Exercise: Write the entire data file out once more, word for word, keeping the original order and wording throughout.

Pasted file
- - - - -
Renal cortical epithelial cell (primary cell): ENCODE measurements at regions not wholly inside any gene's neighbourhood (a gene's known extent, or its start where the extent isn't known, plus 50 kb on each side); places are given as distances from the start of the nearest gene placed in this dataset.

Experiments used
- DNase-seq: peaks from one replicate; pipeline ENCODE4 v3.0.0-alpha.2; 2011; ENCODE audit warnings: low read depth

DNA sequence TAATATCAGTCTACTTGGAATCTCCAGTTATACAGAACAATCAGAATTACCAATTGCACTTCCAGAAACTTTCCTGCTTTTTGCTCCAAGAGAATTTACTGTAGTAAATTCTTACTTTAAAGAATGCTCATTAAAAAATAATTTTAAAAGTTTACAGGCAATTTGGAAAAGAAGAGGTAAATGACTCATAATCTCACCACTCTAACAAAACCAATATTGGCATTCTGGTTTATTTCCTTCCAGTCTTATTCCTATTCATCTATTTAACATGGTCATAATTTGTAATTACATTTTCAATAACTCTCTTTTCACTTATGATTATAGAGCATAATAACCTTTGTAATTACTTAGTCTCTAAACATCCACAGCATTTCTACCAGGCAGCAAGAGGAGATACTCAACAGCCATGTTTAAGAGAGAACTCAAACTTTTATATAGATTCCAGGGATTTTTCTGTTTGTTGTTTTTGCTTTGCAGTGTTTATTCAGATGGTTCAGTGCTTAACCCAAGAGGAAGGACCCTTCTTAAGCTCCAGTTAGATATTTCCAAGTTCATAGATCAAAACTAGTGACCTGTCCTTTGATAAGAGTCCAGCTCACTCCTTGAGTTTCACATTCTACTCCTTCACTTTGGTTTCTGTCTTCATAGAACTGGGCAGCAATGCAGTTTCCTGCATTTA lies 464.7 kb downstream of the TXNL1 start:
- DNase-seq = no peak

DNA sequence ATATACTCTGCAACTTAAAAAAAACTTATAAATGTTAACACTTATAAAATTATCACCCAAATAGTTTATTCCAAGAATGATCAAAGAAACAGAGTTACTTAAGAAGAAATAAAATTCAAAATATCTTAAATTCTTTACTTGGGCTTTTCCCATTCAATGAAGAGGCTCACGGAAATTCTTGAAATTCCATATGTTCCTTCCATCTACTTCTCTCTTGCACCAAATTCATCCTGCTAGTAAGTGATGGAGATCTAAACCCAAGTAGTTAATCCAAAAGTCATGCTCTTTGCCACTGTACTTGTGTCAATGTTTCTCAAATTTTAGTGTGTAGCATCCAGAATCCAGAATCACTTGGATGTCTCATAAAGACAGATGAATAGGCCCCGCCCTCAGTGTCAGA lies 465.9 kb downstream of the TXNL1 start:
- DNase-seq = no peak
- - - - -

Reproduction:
Renal cortical epithelial cell (primary cell): ENCODE measurements at regions not wholly inside any gene's neighbourhood (a gene's known extent, or its start where the extent isn't known, plus 50 kb on each side); places are given as distances from the start of the nearest gene placed in this dataset.

Experiments used
- DNase-seq: peaks from one replicate; pipeline ENCODE4 v3.0.0-alpha.2; 2011; ENCODE audit warnings: low read depth

DNA sequence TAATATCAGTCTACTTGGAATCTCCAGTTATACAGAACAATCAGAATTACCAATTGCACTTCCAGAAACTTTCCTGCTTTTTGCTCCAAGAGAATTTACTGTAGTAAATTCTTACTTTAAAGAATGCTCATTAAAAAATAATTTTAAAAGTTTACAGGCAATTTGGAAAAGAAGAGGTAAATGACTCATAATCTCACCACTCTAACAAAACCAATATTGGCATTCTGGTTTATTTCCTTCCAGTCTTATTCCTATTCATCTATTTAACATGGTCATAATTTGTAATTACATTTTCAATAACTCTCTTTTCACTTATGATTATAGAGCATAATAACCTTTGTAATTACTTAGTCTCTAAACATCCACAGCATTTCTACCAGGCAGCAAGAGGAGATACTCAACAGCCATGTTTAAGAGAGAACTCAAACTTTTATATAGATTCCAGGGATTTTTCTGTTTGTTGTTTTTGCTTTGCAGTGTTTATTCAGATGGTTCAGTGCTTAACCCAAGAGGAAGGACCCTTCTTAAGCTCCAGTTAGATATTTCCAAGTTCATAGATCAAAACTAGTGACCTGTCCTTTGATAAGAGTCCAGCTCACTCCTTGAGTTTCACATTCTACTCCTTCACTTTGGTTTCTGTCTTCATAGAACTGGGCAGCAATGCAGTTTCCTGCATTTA lies 464.7 kb downstream of the TXNL1 start:
- DNase-seq = no peak

DNA sequence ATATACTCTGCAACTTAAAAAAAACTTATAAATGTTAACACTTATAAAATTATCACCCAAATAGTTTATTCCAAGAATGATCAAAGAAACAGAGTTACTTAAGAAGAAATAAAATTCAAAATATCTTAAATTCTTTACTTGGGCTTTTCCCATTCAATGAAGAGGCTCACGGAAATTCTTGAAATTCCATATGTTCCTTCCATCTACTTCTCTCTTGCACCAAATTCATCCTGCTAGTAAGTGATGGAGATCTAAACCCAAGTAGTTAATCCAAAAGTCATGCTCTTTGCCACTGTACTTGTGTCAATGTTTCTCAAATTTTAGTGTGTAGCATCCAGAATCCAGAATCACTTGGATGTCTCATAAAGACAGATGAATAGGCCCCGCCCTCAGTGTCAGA lies 465.9 kb downstream of the TXNL1 start:
- DNase-seq = no peak